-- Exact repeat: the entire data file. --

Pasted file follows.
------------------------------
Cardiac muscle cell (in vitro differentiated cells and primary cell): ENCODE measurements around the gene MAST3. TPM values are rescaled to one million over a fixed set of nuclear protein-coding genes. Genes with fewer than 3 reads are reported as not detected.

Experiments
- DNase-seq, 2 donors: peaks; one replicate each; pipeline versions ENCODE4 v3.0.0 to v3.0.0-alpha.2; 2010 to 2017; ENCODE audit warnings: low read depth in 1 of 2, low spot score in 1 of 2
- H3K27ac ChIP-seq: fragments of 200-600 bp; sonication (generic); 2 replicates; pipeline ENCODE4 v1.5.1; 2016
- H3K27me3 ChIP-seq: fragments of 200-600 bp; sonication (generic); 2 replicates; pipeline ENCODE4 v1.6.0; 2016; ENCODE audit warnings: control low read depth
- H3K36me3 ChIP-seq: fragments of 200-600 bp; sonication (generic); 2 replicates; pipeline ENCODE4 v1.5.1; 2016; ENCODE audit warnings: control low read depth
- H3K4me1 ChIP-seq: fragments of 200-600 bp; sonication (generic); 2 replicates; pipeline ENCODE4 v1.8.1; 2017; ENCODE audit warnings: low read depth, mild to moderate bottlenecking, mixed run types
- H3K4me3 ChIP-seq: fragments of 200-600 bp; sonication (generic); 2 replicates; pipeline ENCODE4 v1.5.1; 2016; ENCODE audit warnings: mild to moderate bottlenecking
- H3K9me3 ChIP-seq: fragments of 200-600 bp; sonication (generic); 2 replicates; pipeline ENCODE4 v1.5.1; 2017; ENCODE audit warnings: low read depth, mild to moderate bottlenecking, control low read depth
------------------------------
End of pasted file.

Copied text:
Cardiac muscle cell (in vitro differentiated cells and primary cell): ENCODE measurements around the gene MAST3. TPM values are rescaled to one million over a fixed set of nuclear protein-coding genes. Genes with fewer than 3 reads are reported as not detected.

Experiments
- DNase-seq, 2 donors: peaks; one replicate each; pipeline versions ENCODE4 v3.0.0 to v3.0.0-alpha.2; 2010 to 2017; ENCODE audit warnings: low read depth in 1 of 2, low spot score in 1 of 2
- H3K27ac ChIP-seq: fragments of 200-600 bp; sonication (generic); 2 replicates; pipeline ENCODE4 v1.5.1; 2016
- H3K27me3 ChIP-seq: fragments of 200-600 bp; sonication (generic); 2 replicates; pipeline ENCODE4 v1.6.0; 2016; ENCODE audit warnings: control low read depth
- H3K36me3 ChIP-seq: fragments of 200-600 bp; sonication (generic); 2 replicates; pipeline ENCODE4 v1.5.1; 2016; ENCODE audit warnings: control low read depth
- H3K4me1 ChIP-seq: fragments of 200-600 bp; sonication (generic); 2 replicates; pipeline ENCODE4 v1.8.1; 2017; ENCODE audit warnings: low read depth, mild to moderate bottlenecking, mixed run types
- H3K4me3 ChIP-seq: fragments of 200-600 bp; sonication (generic); 2 replicates; pipeline ENCODE4 v1.5.1; 2016; ENCODE audit warnings: mild to moderate bottlenecking
- H3K9me3 ChIP-seq: fragments of 200-600 bp; sonication (generic); 2 replicates; pipeline ENCODE4 v1.5.1; 2017; ENCODE audit warnings: low read depth, mild to moderate bottlenecking, control low read depth